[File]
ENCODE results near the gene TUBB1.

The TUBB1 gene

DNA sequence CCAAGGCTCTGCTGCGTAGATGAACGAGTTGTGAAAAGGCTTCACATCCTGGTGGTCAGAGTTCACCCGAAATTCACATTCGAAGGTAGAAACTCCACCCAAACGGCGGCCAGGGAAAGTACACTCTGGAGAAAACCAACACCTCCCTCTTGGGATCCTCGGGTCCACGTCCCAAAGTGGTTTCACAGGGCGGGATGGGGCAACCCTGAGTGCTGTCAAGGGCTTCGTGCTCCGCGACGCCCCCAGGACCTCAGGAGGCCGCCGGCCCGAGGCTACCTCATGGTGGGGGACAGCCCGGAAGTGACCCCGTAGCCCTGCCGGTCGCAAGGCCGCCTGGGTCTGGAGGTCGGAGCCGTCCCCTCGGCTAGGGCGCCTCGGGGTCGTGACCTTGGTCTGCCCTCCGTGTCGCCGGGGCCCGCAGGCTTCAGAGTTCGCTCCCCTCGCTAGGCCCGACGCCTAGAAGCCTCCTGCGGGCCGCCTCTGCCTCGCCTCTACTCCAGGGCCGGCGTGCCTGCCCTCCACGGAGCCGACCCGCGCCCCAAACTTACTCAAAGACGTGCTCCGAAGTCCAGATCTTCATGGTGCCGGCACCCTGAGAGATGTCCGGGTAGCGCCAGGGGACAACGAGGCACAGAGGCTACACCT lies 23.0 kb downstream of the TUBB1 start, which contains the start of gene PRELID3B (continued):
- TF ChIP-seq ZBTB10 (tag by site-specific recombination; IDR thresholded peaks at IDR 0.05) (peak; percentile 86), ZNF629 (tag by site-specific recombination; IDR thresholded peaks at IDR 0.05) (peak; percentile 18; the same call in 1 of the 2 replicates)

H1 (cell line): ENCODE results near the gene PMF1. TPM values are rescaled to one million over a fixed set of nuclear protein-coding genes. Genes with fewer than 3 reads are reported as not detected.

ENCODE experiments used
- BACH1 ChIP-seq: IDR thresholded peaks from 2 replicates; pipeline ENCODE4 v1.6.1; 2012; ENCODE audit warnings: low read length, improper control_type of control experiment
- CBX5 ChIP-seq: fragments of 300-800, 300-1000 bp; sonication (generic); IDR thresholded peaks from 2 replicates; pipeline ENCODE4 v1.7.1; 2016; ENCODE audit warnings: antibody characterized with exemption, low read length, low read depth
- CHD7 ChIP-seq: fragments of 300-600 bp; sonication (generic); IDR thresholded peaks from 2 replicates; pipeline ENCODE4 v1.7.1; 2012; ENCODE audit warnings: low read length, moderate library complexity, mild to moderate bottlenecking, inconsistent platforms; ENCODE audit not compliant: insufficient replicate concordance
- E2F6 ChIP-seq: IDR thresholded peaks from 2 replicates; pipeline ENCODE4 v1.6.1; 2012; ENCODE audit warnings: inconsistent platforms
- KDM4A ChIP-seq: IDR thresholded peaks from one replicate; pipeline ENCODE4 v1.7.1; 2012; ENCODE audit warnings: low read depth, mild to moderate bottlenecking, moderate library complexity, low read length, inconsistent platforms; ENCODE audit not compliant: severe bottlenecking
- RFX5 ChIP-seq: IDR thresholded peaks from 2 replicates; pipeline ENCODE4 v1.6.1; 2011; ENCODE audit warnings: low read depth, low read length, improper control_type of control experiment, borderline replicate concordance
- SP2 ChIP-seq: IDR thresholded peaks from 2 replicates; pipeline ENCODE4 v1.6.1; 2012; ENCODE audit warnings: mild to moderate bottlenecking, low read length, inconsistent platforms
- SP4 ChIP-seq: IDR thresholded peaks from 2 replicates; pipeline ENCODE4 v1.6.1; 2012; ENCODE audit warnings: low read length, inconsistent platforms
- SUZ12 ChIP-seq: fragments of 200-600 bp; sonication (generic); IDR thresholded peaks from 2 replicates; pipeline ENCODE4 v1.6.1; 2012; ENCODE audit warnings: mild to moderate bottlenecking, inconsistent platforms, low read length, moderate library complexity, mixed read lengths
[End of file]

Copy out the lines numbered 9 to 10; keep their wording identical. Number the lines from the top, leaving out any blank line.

- CHD7 ChIP-seq: fragments of 300-600 bp; sonication (generic); IDR thresholded peaks from 2 replicates; pipeline ENCODE4 v1.7.1; 2012; ENCODE audit warnings: low read length, moderate library complexity, mild to moderate bottlenecking, inconsistent platforms; ENCODE audit not compliant: insufficient replicate concordance
- E2F6 ChIP-seq: IDR thresholded peaks from 2 replicates; pipeline ENCODE4 v1.6.1; 2012; ENCODE audit warnings: inconsistent platforms